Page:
The Top Five Advisory Misperceptions That Harm Advisors by Dan Solin

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I enjoy coaching advisors. I respect your work. You positively impact the lives of your clients, their families and heirs.

But you can’t have this impact unless you’re successful in converting prospects into clients. While reliable information on conversion rates is hard to come by, based on my experience, it appears 10-40% is the range for many advisors.

Advisory Misperceptions
Photo by Dave Dugdale
Advisory Misperceptions

If you want to increase your conversion rate, you need to change your perception of the process you use with prospective clients. Here’s my list of the top five most common misperceptions I’ve observed, in reverse order of importance:

  • You underestimate the importance of self-awareness

It’s difficult to have a positive interaction with prospects unless you understand some basics about yourself. The single, most critical factor that informs how we behave is whether we are an introvert, extrovert or ambivert. If you haven’t read Susan Cain’s wonderful book Quiet, The Power of Introverts in a World That Can’t Stop Talking, I highly recommend you do so.

It’s very difficult to get honest feedback to this question: How do I come across?

Yet, it’s the starting point to understanding how prospects perceive you and how you can alter that perception, if necessary.

  • You underestimate the importance of first impressions

I’ve previously written about the importance of first impressions. You can find those articles here and here.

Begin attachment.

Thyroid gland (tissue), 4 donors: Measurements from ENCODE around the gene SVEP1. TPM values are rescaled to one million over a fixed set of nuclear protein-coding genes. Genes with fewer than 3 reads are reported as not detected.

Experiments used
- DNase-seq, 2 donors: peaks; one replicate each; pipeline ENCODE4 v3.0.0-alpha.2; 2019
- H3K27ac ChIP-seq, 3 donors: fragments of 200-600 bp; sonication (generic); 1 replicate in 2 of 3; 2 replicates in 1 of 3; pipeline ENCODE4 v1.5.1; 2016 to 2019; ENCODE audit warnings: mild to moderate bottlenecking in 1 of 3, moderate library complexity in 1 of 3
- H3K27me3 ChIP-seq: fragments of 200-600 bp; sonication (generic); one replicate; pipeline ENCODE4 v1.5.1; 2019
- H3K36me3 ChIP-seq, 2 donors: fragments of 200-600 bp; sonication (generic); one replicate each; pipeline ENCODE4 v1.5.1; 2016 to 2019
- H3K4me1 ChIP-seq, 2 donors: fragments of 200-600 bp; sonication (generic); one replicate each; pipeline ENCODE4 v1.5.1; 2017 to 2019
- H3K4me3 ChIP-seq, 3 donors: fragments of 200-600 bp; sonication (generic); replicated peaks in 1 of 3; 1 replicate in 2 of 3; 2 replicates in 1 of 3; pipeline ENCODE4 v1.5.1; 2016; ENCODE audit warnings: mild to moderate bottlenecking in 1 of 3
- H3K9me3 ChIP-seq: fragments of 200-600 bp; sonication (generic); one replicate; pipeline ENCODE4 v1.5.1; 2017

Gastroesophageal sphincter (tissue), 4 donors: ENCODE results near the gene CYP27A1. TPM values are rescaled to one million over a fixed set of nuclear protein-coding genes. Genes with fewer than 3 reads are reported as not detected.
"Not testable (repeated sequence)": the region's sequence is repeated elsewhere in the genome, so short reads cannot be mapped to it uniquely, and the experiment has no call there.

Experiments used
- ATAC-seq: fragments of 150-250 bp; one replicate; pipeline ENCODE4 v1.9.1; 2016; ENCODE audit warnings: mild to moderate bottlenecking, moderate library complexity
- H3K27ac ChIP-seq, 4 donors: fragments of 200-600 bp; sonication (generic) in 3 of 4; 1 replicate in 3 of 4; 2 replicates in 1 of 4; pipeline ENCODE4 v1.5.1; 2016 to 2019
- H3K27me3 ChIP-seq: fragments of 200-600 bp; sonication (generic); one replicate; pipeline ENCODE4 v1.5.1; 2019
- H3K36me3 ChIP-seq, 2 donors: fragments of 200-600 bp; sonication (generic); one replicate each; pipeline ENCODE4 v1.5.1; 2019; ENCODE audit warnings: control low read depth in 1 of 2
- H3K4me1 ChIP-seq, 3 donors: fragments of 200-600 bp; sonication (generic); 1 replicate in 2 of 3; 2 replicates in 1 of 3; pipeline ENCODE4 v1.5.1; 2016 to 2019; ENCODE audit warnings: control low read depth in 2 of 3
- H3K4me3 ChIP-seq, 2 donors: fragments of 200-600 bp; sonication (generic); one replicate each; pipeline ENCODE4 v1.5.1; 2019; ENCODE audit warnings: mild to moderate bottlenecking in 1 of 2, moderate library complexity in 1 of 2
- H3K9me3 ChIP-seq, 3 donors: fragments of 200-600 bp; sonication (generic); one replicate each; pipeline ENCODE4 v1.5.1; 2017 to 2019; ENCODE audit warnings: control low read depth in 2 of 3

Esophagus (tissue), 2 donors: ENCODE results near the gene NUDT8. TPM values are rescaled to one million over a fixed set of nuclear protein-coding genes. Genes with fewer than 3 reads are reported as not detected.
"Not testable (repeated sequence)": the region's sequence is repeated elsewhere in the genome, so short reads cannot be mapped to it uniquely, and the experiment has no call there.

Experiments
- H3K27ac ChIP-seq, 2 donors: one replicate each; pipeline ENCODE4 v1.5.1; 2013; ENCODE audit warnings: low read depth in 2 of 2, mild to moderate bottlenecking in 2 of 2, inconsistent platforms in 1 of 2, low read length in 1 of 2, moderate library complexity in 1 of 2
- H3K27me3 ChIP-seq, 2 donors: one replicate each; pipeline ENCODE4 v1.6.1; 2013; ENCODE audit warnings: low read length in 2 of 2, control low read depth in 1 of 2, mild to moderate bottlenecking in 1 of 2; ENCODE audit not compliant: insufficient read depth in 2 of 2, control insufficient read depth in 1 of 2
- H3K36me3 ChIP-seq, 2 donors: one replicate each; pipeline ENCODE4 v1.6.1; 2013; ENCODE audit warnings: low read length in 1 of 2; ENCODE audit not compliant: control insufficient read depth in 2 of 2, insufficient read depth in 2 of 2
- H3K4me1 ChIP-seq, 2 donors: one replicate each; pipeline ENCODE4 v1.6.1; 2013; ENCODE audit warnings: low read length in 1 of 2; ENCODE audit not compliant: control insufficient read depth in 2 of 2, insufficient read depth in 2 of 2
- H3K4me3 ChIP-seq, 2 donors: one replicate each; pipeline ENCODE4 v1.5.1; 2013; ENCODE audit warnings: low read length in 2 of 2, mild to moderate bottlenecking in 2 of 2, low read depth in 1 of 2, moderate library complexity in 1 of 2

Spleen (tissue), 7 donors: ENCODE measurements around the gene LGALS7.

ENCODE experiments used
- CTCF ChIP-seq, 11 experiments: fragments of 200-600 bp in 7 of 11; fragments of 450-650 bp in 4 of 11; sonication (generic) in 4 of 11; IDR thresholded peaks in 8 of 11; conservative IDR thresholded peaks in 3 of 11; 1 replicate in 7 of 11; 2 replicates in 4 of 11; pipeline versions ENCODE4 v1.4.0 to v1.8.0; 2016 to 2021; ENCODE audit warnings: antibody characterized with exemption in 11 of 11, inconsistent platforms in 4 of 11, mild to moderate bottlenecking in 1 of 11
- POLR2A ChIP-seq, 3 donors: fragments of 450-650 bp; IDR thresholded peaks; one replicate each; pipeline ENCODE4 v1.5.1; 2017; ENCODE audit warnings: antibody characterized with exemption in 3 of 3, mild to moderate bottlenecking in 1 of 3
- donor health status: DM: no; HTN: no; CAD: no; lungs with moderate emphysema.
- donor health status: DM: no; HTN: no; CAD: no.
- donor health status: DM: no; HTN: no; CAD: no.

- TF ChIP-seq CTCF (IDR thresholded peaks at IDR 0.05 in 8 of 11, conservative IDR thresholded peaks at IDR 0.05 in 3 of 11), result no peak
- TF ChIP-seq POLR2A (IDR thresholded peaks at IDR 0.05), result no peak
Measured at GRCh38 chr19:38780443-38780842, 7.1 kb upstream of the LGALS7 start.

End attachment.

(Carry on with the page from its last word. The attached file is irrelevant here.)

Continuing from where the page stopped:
It’s unlikely you’ll succeed in converting a prospect into a client unless you make a positive first impression. Fortunately, there’s a lot you can do to shift the odds. Unfortunately, you may not be aware of this research, let alone be acting on it.

Underestimating the importance of first impressions is like running a sprint with a huge weight on your back. You might still come in ahead of the pack, but it won’t be easy.

  • You overestimate the significance of rational thought

Do you believe decisions are made based on a rational thought process? If so, you assume all you have to do in a prospect meeting is marshal the facts supporting your service, like the history of your firm, your qualifications and your investment philosophy.

The data doesn’t support this assumption. We make decisions emotionally, and then persuade ourselves we did so based on an objective review of the facts. Unless you understand the emotional side of decision-making, your conversion rate is unlikely to improve.

  • You take on an unnecessary burden

How do you feel before a meeting with a prospect who has meaningful assets? I suspect you’re both nervous and excited. You measure a “win” as your ability to convert that prospect into a client. If this is your attitude, you’re focusing on the wrong issue and going about the process in the wrong way.

My coaching clients are surprised when I tell them their job at these meetings is very simple. It should be stress-free. All they have to do is collaborate with the prospect and figure out if the two of them should work together. They don’t have to “present” anything. Their job is not to “persuade.” It’s to “discover.”

If you engage in the process correctly, it will convert a “win-lose” situation into a “win-win.”

  • You’re in denial

I’m working on a new book that will discuss changes in the investing world and new options available to investors. I have no special insight, but I am confident about this unremarkable prediction: The advisory business will look markedly different in the next 3-5 years.

I see a bright future for those who adapt and a bleak future for those who don’t. The recently announced joint venture between Betterment and Uber is an example of a strategic alliance almost unimaginable a few years ago. This trend of easier accessibility at a low cost is likely to continue unabated. It will impact every aspect of the advisory business, including individual clients, 401(k) plans, TAMPs, custodians and even mutual funds.

If you don’t have a plan to deal with this change, you’re in denial.

Read the full article here.